nodes and the control plane, you can use Google Kubernetes Engine
    (Google Kubernetes Engine (GKE)) in Autopilot. In Autopilot mode, Google manages the
    control plane and system components for you, and also manages your
    worker nodes.
    
  3. Enter a follow-up question. For example, if you want to standardize creation of GKE clusters in Autopilot mode using Terraform, enter the following prompt:

    Can you use Terraform to provision GKE clusters in Autopilot mode?
    

    Duet AI's response may look like the following:

    Yes, you can use Terraform to provision GKE clusters in Autopilot
    mode. Terraform is a tool that can be used to create and manage
    infrastructure on Google Cloud Platform. Find more information
    for your question here:
    https://cloud.google.com/blog/products/containers-kubernetes/partner-devops-and-security-solutions-for-gke-autopilot
    
  4. Optional: If your chat history is not relevant to what you're going to ask next, then reset the chat history: in the Duet AI pane, click the delete icon, and then select Reset chat.

Create a GKE cluster in Autopilot mode

Consider that you are unfamiliar with running Kubernetes using GKE in Autopilot mode. Before you provision a cluster for your developers, you decide to test GKE in Autopilot mode first. In this section, you will prompt Duet AI to assist you in creating and running a test web app in a GKE cluster in Autopilot mode.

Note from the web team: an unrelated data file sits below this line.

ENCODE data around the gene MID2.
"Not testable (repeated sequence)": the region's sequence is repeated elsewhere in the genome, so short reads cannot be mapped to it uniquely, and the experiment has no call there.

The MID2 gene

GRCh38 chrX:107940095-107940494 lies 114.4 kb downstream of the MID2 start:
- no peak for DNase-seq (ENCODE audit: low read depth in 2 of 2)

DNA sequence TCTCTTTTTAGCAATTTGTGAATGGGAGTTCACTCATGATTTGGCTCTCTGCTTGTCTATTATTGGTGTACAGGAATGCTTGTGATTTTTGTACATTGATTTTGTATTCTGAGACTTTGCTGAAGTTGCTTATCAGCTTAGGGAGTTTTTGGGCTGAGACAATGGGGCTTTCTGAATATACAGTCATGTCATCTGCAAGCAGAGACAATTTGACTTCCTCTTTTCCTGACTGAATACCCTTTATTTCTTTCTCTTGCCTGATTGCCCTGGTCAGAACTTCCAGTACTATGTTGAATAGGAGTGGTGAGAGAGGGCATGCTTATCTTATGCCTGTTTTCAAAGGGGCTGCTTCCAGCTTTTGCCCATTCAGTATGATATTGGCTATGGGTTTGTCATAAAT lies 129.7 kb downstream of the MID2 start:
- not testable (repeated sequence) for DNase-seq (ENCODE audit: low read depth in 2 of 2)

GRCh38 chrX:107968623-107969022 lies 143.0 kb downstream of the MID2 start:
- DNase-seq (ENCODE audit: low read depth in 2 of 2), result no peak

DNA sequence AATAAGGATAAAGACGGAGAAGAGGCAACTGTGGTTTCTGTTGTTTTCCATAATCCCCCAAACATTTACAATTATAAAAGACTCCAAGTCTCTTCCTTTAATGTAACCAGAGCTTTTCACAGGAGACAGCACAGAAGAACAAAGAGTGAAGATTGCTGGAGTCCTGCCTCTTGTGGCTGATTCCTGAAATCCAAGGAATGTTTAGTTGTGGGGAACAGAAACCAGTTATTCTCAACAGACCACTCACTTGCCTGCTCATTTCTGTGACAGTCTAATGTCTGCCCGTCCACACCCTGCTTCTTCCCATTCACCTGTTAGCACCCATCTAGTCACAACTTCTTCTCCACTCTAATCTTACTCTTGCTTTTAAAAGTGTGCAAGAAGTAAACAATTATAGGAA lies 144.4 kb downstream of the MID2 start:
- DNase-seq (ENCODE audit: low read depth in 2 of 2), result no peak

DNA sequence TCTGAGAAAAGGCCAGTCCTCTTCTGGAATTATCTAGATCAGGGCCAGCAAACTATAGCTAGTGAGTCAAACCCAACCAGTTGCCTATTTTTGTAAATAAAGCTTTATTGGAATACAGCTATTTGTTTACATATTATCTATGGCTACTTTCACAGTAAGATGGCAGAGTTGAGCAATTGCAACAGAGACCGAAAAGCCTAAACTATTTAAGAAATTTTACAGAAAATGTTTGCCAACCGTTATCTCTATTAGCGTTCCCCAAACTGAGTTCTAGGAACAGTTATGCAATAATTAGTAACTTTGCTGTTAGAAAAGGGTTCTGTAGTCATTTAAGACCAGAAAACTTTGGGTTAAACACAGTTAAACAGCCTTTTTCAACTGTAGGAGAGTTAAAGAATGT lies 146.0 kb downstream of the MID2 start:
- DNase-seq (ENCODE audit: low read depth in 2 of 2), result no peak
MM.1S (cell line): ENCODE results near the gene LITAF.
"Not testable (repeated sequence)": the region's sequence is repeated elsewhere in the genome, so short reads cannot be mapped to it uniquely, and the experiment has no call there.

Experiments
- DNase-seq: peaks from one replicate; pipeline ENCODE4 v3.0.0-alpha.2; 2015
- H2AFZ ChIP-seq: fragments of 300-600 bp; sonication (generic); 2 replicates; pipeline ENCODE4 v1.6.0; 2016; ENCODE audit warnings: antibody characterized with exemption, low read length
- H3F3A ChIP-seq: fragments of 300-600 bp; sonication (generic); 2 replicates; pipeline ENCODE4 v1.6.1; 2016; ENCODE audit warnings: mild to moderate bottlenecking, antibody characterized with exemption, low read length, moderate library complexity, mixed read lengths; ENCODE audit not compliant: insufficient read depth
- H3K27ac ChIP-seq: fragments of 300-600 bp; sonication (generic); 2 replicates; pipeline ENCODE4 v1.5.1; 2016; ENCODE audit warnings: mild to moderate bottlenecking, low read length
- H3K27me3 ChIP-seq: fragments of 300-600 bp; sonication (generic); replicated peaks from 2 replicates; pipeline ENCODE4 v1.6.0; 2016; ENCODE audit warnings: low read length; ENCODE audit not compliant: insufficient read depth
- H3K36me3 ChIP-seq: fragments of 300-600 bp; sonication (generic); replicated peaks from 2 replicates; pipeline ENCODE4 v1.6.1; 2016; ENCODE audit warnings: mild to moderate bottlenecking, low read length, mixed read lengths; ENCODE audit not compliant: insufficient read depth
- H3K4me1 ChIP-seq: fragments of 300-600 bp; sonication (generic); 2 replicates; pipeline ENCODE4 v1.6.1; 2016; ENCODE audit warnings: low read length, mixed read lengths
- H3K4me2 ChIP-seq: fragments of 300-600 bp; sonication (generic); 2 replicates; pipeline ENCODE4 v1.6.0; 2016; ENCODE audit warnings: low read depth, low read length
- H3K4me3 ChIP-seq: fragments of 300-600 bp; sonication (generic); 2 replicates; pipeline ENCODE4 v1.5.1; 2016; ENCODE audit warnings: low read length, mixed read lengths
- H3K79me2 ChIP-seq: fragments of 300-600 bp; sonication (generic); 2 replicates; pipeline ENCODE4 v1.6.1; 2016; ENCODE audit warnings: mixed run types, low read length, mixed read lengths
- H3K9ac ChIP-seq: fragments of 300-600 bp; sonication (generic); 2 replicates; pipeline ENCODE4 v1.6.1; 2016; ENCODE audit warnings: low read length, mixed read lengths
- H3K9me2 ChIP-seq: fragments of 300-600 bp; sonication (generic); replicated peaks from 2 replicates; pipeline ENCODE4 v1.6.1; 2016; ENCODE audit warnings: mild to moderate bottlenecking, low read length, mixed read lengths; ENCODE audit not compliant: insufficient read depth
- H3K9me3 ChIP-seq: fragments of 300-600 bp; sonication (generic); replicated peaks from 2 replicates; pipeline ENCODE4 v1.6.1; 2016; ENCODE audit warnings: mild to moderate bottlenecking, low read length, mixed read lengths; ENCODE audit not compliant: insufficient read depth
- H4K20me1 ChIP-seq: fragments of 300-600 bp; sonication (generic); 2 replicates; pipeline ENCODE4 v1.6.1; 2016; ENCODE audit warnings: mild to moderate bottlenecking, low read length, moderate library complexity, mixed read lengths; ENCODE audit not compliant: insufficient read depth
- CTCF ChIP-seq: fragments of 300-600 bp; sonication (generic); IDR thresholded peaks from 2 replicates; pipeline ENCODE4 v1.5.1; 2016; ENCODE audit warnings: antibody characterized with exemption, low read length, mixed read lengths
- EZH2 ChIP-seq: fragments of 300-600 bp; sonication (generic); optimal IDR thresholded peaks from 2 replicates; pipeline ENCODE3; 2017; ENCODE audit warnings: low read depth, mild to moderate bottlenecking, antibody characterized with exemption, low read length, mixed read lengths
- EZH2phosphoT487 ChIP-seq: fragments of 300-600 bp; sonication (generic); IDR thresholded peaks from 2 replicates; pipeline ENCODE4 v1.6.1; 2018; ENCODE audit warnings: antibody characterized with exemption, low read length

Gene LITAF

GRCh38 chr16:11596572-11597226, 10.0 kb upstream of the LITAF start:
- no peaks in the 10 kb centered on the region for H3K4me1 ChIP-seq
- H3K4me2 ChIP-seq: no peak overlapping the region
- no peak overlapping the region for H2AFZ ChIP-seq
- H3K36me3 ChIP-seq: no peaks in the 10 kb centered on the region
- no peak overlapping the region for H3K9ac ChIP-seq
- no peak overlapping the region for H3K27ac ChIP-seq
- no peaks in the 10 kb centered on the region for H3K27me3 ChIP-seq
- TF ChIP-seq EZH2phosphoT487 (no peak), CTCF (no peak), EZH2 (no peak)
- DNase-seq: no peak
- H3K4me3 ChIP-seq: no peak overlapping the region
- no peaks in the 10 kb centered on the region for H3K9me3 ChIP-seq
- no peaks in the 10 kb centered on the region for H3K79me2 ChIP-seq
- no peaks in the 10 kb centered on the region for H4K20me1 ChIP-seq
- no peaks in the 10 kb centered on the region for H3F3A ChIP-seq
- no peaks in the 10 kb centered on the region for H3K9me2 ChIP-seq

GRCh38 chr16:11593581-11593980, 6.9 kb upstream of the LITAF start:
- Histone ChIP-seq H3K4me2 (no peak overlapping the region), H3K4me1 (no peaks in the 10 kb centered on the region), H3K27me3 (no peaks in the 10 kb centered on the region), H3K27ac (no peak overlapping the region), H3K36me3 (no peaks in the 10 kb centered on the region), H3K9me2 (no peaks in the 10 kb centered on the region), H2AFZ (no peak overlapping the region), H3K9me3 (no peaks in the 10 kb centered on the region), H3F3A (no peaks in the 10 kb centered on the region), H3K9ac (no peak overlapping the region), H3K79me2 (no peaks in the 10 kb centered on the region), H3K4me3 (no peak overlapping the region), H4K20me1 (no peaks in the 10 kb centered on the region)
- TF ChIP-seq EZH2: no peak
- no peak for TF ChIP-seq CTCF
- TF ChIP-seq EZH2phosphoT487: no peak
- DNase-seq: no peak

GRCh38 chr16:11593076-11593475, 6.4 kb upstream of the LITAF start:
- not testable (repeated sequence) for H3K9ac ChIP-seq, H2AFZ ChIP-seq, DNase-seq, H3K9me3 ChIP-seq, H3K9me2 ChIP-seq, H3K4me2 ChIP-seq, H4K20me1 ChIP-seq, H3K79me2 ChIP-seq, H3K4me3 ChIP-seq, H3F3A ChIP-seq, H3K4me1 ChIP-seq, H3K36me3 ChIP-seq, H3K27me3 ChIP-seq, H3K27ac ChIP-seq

1. In the Duet AI pane, enter the following prompt, and then click Send:

    How do I create a GKE Autopilot cluster?
    

    Duet AI responds with the instructions for creating a cluster using the Google Cloud console and the Google Cloud CLI.

  2. When you see a response that includes placeholder values such as CLUSTER_NAME, REGION, and PROJECT_ID, adding that information to the prompt could lead to even more useful responses. Refine the prompt again with more detail:

    What is the command to create a GKE Autopilot cluster in my current
    project named duet-ai-demo in the us-central region using the gcloud CLI?
    

    Duet AI returns a response similar to the following:

    gcloud container clusters create-auto duet-ai-demo --region us-central1
    

    To use the command provided by Duet AI, open Cloud Shell and run the preceding gcloud command in the response.

    After a few minutes, your GKE Autopilot cluster will be ready for use.

Deploy a sample web application

Now that you have a GKE cluster in Autopilot mode created, you would like to test running a sample web application similar to the application your team will run on this infrastructure. Internally, you see the following container image from Google bookmarked for testing a containerized web application: us-docker.pkg.dev/google-samples/containers/gke/hello-app:1.0.

  1. In the Duet AI pane, enter the following prompt, and then click Send:

    What is the kubectl command to create a deployment called